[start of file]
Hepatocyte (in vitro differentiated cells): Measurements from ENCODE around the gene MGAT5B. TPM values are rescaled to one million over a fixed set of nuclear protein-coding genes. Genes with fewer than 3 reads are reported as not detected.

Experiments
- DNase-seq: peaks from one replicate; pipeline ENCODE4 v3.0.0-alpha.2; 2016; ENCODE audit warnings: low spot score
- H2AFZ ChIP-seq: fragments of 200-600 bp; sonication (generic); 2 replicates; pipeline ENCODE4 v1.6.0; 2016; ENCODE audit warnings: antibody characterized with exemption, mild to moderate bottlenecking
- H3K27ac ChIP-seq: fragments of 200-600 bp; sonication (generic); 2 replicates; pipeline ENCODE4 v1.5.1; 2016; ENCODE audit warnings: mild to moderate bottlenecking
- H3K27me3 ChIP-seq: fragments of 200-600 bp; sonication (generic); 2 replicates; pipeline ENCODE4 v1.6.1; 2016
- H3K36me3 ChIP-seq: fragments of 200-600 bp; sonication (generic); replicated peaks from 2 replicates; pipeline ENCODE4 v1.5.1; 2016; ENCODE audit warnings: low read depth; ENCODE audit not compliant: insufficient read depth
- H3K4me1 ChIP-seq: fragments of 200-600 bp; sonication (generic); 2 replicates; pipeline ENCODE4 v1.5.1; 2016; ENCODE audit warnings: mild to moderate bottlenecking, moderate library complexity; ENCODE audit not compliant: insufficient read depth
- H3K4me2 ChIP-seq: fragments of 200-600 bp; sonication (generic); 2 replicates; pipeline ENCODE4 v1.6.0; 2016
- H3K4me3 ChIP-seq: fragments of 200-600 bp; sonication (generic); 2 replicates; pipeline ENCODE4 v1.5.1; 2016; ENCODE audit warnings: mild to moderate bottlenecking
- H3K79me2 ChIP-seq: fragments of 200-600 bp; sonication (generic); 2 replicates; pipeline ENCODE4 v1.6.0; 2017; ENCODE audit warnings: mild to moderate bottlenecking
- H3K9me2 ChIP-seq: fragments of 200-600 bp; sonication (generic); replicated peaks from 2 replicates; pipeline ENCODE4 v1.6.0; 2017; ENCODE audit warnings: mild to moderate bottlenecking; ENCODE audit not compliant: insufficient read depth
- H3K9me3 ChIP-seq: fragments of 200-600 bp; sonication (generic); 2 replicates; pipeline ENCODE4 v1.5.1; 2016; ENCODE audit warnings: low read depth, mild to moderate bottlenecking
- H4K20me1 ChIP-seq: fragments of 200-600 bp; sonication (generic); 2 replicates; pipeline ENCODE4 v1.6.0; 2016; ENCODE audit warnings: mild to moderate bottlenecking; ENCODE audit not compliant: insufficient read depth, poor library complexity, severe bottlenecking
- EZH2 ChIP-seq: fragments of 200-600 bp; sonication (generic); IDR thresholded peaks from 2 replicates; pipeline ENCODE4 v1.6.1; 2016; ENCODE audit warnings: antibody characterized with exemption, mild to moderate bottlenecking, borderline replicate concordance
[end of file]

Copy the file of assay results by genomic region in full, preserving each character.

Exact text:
Hepatocyte (in vitro differentiated cells): Measurements from ENCODE around the gene MGAT5B. TPM values are rescaled to one million over a fixed set of nuclear protein-coding genes. Genes with fewer than 3 reads are reported as not detected.

Experiments
- DNase-seq: peaks from one replicate; pipeline ENCODE4 v3.0.0-alpha.2; 2016; ENCODE audit warnings: low spot score
- H2AFZ ChIP-seq: fragments of 200-600 bp; sonication (generic); 2 replicates; pipeline ENCODE4 v1.6.0; 2016; ENCODE audit warnings: antibody characterized with exemption, mild to moderate bottlenecking
- H3K27ac ChIP-seq: fragments of 200-600 bp; sonication (generic); 2 replicates; pipeline ENCODE4 v1.5.1; 2016; ENCODE audit warnings: mild to moderate bottlenecking
- H3K27me3 ChIP-seq: fragments of 200-600 bp; sonication (generic); 2 replicates; pipeline ENCODE4 v1.6.1; 2016
- H3K36me3 ChIP-seq: fragments of 200-600 bp; sonication (generic); replicated peaks from 2 replicates; pipeline ENCODE4 v1.5.1; 2016; ENCODE audit warnings: low read depth; ENCODE audit not compliant: insufficient read depth
- H3K4me1 ChIP-seq: fragments of 200-600 bp; sonication (generic); 2 replicates; pipeline ENCODE4 v1.5.1; 2016; ENCODE audit warnings: mild to moderate bottlenecking, moderate library complexity; ENCODE audit not compliant: insufficient read depth
- H3K4me2 ChIP-seq: fragments of 200-600 bp; sonication (generic); 2 replicates; pipeline ENCODE4 v1.6.0; 2016
- H3K4me3 ChIP-seq: fragments of 200-600 bp; sonication (generic); 2 replicates; pipeline ENCODE4 v1.5.1; 2016; ENCODE audit warnings: mild to moderate bottlenecking
- H3K79me2 ChIP-seq: fragments of 200-600 bp; sonication (generic); 2 replicates; pipeline ENCODE4 v1.6.0; 2017; ENCODE audit warnings: mild to moderate bottlenecking
- H3K9me2 ChIP-seq: fragments of 200-600 bp; sonication (generic); replicated peaks from 2 replicates; pipeline ENCODE4 v1.6.0; 2017; ENCODE audit warnings: mild to moderate bottlenecking; ENCODE audit not compliant: insufficient read depth
- H3K9me3 ChIP-seq: fragments of 200-600 bp; sonication (generic); 2 replicates; pipeline ENCODE4 v1.5.1; 2016; ENCODE audit warnings: low read depth, mild to moderate bottlenecking
- H4K20me1 ChIP-seq: fragments of 200-600 bp; sonication (generic); 2 replicates; pipeline ENCODE4 v1.6.0; 2016; ENCODE audit warnings: mild to moderate bottlenecking; ENCODE audit not compliant: insufficient read depth, poor library complexity, severe bottlenecking
- EZH2 ChIP-seq: fragments of 200-600 bp; sonication (generic); IDR thresholded peaks from 2 replicates; pipeline ENCODE4 v1.6.1; 2016; ENCODE audit warnings: antibody characterized with exemption, mild to moderate bottlenecking, borderline replicate concordance